| Número de publicación||US4222128 A|
|Tipo de publicación||Concesión|
| Número de solicitud||US 05/903,579|
| Fecha de publicación||16 Sep 1980|
| Fecha de presentación||8 May 1978|
| Fecha de prioridad||20 May 1977|
|También publicado como||CA1107582A1, DE2821354A1, DE2821354C2|
| Número de publicación||05903579, 903579, US 4222128 A, US 4222128A, US-A-4222128, US4222128 A, US4222128A|
| Inventores||Atsushi Tomonaga, Hideki Aoki|
| Cesionario original||Kureha Kagaku Kogyo Kabushiki Kaisha|
|Exportar cita||BiBTeX, EndNote, RefMan|
|Citas de patentes (6), Citada por (121), Clasificaciones (33) |
|Enlaces externos: USPTO, Cesión de USPTO, Espacenet|
Composite implant materials and process for preparing same
US 4222128 A
Disclosed is a composite implant material comprising a sintered apatite material and a thermoplastic or thermosetting resin. Said composite material is prepared by forming a sintered apatite material and filling or impregnating a thermoplastic or thermosetting resin into the pores or holes of the sintered apatite material, which have been formed during the formation of said sintered material or perforated after the formation thereof. Said composite implant material has controlled compatibility to bone as well as excellent physical strength.
What we claim is:
1. A composite implant material usable as a prosthesis for a bone or tooth, comprising a perforated sintered apatite material having perforation holes formed therein in a desired configuration and a thermoplastic or thermosetting resin, at least said perforated sintered apatite material existing in a continuous phase, said resin being filled or impregnated into said holes, and the respective phases of said sintered apatite material and said resin being exposed, in part, to the surface of said implant material.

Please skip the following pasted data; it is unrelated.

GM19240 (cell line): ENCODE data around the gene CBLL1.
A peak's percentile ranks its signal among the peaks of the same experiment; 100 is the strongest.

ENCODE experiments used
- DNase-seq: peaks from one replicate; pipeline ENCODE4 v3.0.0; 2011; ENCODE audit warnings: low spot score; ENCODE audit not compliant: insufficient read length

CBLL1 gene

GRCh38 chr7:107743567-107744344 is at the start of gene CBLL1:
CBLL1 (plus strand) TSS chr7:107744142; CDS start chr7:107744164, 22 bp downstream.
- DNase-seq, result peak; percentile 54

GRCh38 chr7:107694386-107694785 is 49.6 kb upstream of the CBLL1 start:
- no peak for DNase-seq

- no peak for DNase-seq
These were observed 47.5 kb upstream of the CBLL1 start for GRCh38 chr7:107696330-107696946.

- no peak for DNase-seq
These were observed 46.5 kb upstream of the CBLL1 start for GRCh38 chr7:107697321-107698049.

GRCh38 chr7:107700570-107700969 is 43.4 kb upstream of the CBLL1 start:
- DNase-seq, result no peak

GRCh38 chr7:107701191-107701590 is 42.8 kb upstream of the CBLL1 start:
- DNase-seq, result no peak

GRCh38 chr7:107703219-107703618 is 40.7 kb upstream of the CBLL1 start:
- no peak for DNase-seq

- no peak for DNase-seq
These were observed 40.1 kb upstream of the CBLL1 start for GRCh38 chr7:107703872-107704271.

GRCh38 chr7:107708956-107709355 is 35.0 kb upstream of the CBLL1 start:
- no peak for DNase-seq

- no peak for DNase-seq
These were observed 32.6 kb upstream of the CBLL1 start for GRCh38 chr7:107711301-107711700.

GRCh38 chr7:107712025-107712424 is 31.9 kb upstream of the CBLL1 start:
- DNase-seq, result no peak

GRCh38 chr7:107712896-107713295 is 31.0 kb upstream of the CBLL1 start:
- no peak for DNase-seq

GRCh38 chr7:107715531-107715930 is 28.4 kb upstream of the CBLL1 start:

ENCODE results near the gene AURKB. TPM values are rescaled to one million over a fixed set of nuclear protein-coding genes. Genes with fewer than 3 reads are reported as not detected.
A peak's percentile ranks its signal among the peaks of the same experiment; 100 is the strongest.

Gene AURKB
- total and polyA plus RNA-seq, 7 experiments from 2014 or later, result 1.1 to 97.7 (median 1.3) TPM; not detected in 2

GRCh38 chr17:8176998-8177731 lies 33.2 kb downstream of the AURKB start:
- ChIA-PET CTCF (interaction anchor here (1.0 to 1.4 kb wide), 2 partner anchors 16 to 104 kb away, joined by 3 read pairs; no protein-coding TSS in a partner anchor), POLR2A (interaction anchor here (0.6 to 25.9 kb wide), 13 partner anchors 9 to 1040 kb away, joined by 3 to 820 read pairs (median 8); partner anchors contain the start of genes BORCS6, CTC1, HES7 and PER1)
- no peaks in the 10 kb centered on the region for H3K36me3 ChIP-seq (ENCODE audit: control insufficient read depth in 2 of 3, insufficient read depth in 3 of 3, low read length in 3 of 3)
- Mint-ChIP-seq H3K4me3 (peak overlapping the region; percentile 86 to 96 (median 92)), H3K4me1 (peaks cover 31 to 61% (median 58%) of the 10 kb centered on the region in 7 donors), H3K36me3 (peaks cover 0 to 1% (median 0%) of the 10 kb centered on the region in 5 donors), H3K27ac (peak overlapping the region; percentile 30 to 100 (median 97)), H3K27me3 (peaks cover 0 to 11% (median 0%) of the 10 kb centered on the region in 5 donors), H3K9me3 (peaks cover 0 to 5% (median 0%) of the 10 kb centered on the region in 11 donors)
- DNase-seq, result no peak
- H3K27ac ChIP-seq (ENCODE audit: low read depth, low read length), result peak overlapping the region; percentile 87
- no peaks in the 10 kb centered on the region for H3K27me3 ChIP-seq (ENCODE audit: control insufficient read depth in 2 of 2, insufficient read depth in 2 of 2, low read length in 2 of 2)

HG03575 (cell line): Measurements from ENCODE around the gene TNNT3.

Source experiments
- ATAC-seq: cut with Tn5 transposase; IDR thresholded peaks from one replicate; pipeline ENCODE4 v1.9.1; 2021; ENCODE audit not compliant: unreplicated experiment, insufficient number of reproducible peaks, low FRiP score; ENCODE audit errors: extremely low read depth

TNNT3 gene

2. A composite implant material according to claim 1, wherein said sintered apatite material comprises hydroxyapatite.
3. A composite implant material according to claim 1, wherein said thermoplastic or thermosetting resin is selected from the group consisting of polyethylene, polypropylene, polymethyl methacrylate, polyurethane, polyester, acrylonitrile-butadiene-styrene resins, fluorocarbons, polyamides, polyacetals, polycarbonate, polysulfone, epoxy resins, silicone resins, diallyl phthalate resins and furan resins.
4. A composite implant material according to claim 3, wherein said resin contains a reinforcing material selected from carbon, silicon carbide, glass, alumina, magnesia, zirconia, tungsten, molybdenum and stainless steel.
5. A process for preparing a composite implant material according to claim 1, comprising forming a sintered apatite material, perforating the sintered apatite material to form holes in a desired configuration therein, and filling or impregnating a thermoplastic or thermosetting resin into said holes.
6. A process according to claim 5, wherein said sintered apatite material is formed using hydroxyapatite.
7. A process according to claim 5, wherein said thermoplastic or thermosetting resin is selected from the group consisting of polyethylene, polypropylene, polymethyl methacrylate, polyurethane, polyester, acrylonitrile-butadiene-styrene resins, fluorocarbons, polyamides, polyacetals, polycarbonate, polysulfone, epoxy resins, silicone resins, diallyl phthalate resins and furan resins.
8. A process according to claim 5, wherein said sintered apatite material is perforated by mechanical perforation or chemical treatment, or by perforation by means of ultrasonic wave, laser or water jet.
FIELD OF THE INVENTION
The invention relates to composite implant materials, particularly composite materials of apatite useful for artificial prostheses in orthopedic and dental fields, and to a process for the preparation thereof.
BACKGROUND OF THE INVENTION
Various metallic, plastics and ceramic materials have hitherto been used as an implant material for a bone or tooth in the orthopedic and dental fields. However, these conventional materials are not satisfactory since they are poor in compatibility to bone in a human or animal body.